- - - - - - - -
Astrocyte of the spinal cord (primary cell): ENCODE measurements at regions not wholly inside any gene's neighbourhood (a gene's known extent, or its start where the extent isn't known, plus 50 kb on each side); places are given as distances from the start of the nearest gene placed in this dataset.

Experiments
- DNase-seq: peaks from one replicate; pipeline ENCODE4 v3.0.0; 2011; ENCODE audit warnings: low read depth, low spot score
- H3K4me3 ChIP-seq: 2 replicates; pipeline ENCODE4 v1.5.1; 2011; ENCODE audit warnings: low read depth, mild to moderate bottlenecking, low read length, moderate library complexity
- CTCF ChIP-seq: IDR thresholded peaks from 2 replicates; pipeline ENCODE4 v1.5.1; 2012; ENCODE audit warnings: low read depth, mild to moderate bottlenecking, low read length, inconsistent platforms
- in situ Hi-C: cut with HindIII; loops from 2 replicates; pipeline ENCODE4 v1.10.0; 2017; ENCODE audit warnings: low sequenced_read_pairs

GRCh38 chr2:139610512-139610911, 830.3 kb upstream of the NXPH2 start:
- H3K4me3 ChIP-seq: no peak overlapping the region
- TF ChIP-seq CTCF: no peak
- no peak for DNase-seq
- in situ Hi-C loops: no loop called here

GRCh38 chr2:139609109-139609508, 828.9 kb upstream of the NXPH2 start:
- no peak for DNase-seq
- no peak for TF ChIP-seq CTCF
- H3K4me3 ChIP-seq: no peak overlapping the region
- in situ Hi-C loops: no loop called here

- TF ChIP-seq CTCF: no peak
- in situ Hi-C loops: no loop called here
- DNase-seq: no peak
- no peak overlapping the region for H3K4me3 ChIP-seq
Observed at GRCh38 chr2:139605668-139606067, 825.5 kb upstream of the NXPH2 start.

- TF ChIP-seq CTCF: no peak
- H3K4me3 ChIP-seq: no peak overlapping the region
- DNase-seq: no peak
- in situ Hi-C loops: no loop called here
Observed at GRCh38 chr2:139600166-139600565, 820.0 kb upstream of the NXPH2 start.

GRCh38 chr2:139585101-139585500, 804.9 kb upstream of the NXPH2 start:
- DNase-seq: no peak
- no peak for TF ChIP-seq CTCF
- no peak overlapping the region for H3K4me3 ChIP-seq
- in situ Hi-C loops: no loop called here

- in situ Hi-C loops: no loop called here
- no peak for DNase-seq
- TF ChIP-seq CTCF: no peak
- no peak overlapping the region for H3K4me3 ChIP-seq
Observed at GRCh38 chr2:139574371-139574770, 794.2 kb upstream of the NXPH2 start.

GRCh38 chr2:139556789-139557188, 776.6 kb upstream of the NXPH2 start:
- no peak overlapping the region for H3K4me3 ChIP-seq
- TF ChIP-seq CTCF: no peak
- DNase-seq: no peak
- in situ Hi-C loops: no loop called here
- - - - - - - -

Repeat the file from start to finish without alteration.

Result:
Astrocyte of the spinal cord (primary cell): ENCODE measurements at regions not wholly inside any gene's neighbourhood (a gene's known extent, or its start where the extent isn't known, plus 50 kb on each side); places are given as distances from the start of the nearest gene placed in this dataset.

Experiments
- DNase-seq: peaks from one replicate; pipeline ENCODE4 v3.0.0; 2011; ENCODE audit warnings: low read depth, low spot score
- H3K4me3 ChIP-seq: 2 replicates; pipeline ENCODE4 v1.5.1; 2011; ENCODE audit warnings: low read depth, mild to moderate bottlenecking, low read length, moderate library complexity
- CTCF ChIP-seq: IDR thresholded peaks from 2 replicates; pipeline ENCODE4 v1.5.1; 2012; ENCODE audit warnings: low read depth, mild to moderate bottlenecking, low read length, inconsistent platforms
- in situ Hi-C: cut with HindIII; loops from 2 replicates; pipeline ENCODE4 v1.10.0; 2017; ENCODE audit warnings: low sequenced_read_pairs

GRCh38 chr2:139610512-139610911, 830.3 kb upstream of the NXPH2 start:
- H3K4me3 ChIP-seq: no peak overlapping the region
- TF ChIP-seq CTCF: no peak
- no peak for DNase-seq
- in situ Hi-C loops: no loop called here

GRCh38 chr2:139609109-139609508, 828.9 kb upstream of the NXPH2 start:
- no peak for DNase-seq
- no peak for TF ChIP-seq CTCF
- H3K4me3 ChIP-seq: no peak overlapping the region
- in situ Hi-C loops: no loop called here

- TF ChIP-seq CTCF: no peak
- in situ Hi-C loops: no loop called here
- DNase-seq: no peak
- no peak overlapping the region for H3K4me3 ChIP-seq
Observed at GRCh38 chr2:139605668-139606067, 825.5 kb upstream of the NXPH2 start.

- TF ChIP-seq CTCF: no peak
- H3K4me3 ChIP-seq: no peak overlapping the region
- DNase-seq: no peak
- in situ Hi-C loops: no loop called here
Observed at GRCh38 chr2:139600166-139600565, 820.0 kb upstream of the NXPH2 start.

GRCh38 chr2:139585101-139585500, 804.9 kb upstream of the NXPH2 start:
- DNase-seq: no peak
- no peak for TF ChIP-seq CTCF
- no peak overlapping the region for H3K4me3 ChIP-seq
- in situ Hi-C loops: no loop called here

- in situ Hi-C loops: no loop called here
- no peak for DNase-seq
- TF ChIP-seq CTCF: no peak
- no peak overlapping the region for H3K4me3 ChIP-seq
Observed at GRCh38 chr2:139574371-139574770, 794.2 kb upstream of the NXPH2 start.

GRCh38 chr2:139556789-139557188, 776.6 kb upstream of the NXPH2 start:
- no peak overlapping the region for H3K4me3 ChIP-seq
- TF ChIP-seq CTCF: no peak
- DNase-seq: no peak
- in situ Hi-C loops: no loop called here